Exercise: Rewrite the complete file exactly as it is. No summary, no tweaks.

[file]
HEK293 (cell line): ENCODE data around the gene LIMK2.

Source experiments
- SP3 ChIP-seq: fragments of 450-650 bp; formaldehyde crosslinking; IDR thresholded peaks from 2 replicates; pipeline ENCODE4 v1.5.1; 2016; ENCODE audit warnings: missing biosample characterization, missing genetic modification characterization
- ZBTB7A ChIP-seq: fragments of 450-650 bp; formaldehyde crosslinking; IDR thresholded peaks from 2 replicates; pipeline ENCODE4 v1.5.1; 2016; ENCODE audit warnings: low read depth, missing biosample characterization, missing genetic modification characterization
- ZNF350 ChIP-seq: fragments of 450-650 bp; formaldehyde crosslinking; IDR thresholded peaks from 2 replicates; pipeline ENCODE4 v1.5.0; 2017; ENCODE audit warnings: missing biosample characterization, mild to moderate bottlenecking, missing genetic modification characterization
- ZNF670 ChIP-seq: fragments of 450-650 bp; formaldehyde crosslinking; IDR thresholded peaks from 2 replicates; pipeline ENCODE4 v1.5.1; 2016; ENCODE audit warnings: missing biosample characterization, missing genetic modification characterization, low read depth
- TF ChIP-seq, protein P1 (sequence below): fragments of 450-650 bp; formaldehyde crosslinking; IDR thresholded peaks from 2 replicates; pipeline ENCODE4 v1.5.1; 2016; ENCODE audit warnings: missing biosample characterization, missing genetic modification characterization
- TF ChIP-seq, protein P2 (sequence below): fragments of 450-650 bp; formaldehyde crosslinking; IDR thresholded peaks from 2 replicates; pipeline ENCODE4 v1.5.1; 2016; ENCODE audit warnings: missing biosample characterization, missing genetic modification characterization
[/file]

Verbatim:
HEK293 (cell line): ENCODE data around the gene LIMK2.

Source experiments
- SP3 ChIP-seq: fragments of 450-650 bp; formaldehyde crosslinking; IDR thresholded peaks from 2 replicates; pipeline ENCODE4 v1.5.1; 2016; ENCODE audit warnings: missing biosample characterization, missing genetic modification characterization
- ZBTB7A ChIP-seq: fragments of 450-650 bp; formaldehyde crosslinking; IDR thresholded peaks from 2 replicates; pipeline ENCODE4 v1.5.1; 2016; ENCODE audit warnings: low read depth, missing biosample characterization, missing genetic modification characterization
- ZNF350 ChIP-seq: fragments of 450-650 bp; formaldehyde crosslinking; IDR thresholded peaks from 2 replicates; pipeline ENCODE4 v1.5.0; 2017; ENCODE audit warnings: missing biosample characterization, mild to moderate bottlenecking, missing genetic modification characterization
- ZNF670 ChIP-seq: fragments of 450-650 bp; formaldehyde crosslinking; IDR thresholded peaks from 2 replicates; pipeline ENCODE4 v1.5.1; 2016; ENCODE audit warnings: missing biosample characterization, missing genetic modification characterization, low read depth
- TF ChIP-seq, protein P1 (sequence below): fragments of 450-650 bp; formaldehyde crosslinking; IDR thresholded peaks from 2 replicates; pipeline ENCODE4 v1.5.1; 2016; ENCODE audit warnings: missing biosample characterization, missing genetic modification characterization
- TF ChIP-seq, protein P2 (sequence below): fragments of 450-650 bp; formaldehyde crosslinking; IDR thresholded peaks from 2 replicates; pipeline ENCODE4 v1.5.1; 2016; ENCODE audit warnings: missing biosample characterization, missing genetic modification characterization